Campylobacter is a genus of bacteria that are commonly found in the environment, particularly in soil, water, and the feces of animals. In humans, Campylobacter can cause a type of food poisoning called campylobacteriosis, which is typically caused by consuming contaminated food or water. Campylobacteriosis is a common bacterial infection that affects the gastrointestinal tract. Symptoms of campylobacteriosis can include diarrhea, abdominal pain, nausea, vomiting, fever, and headache. In severe cases, the infection can lead to more serious complications, such as sepsis or Guillain-Barré syndrome. Campylobacter bacteria are typically spread through contaminated food or water, or through contact with infected animals or their feces. The bacteria can survive in the environment for long periods of time, and can be difficult to eliminate from surfaces or objects. Prevention of campylobacteriosis involves practicing good hygiene, such as washing hands thoroughly after using the bathroom or handling raw meat, and cooking food to a safe temperature. In some cases, antibiotics may be prescribed to treat the infection.
Salmonella food poisoning is a type of foodborne illness caused by the bacterium Salmonella enterica. It occurs when a person consumes contaminated food or water that has been contaminated with the bacteria. The bacteria can be found in raw or undercooked meat, poultry, eggs, dairy products, and vegetables, as well as in contaminated water. Symptoms of salmonella food poisoning typically include fever, diarrhea, abdominal cramps, nausea, and vomiting. In severe cases, the illness can lead to dehydration, blood in the stool, and even death, especially in young children, older adults, and people with weakened immune systems. Diagnosis of salmonella food poisoning is typically made through stool culture, which involves collecting a sample of the patient's stool and testing it for the presence of the bacteria. Treatment typically involves rehydration therapy to replace fluids lost due to diarrhea and vomiting, as well as antibiotics to help clear the infection. Prevention of salmonella food poisoning involves proper food handling and preparation, including washing hands and surfaces, cooking food to the appropriate temperature, and avoiding cross-contamination between raw and cooked foods.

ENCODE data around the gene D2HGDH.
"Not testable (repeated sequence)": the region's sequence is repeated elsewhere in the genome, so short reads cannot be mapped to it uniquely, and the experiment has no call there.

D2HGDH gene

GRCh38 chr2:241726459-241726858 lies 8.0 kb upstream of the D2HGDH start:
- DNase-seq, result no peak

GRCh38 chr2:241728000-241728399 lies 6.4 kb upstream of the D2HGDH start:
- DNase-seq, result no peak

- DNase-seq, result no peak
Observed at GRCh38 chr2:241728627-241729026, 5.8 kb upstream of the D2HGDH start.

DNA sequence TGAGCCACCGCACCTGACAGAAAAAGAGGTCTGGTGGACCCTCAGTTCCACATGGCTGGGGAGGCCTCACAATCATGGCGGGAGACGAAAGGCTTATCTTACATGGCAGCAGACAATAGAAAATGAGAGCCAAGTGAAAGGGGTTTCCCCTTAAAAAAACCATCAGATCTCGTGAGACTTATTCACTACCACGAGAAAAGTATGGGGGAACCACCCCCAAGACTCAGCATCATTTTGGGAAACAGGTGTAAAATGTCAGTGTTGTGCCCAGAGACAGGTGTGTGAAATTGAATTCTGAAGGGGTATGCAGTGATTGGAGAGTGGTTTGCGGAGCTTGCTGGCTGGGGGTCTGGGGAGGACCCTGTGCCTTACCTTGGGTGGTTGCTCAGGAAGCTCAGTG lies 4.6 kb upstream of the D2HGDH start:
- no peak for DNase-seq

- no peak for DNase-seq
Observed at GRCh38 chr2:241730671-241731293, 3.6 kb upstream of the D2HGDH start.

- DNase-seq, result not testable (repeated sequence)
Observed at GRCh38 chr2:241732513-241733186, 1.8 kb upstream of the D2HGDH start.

Adenoviridae infections are a group of viral infections caused by members of the Adenoviridae family. These viruses are common and can infect a wide range of hosts, including humans, animals, and plants. In humans, adenoviruses can cause a variety of illnesses, ranging from mild respiratory infections to more severe diseases such as conjunctivitis, pneumonia, and hemorrhagic cystitis. Adenoviruses are characterized by their icosahedral capsid, which is composed of protein subunits arranged in a double-layered structure. The viral genome is a linear double-stranded DNA molecule that is enclosed within the capsid. There are currently more than 100 different serotypes of adenoviruses, each of which is associated with a specific disease. Adenovirus infections are typically transmitted through respiratory droplets, direct contact with infected individuals or surfaces, or through the fecal-oral route. Symptoms of adenovirus infections can vary depending on the specific serotype and the infected individual's immune status. Common symptoms include fever, cough, sore throat, runny nose, and red eyes. In more severe cases, adenovirus infections can cause pneumonia, bronchitis, and other respiratory complications. Treatment for adenovirus infections typically involves supportive care to manage symptoms and prevent complications. In some cases, antiviral medications may be used to help control the infection. Vaccines are currently available for some serotypes of adenoviruses, but they are not effective against all strains. Prevention of adenovirus infections involves good hygiene practices, such as washing hands frequently and avoiding close contact with infected individuals.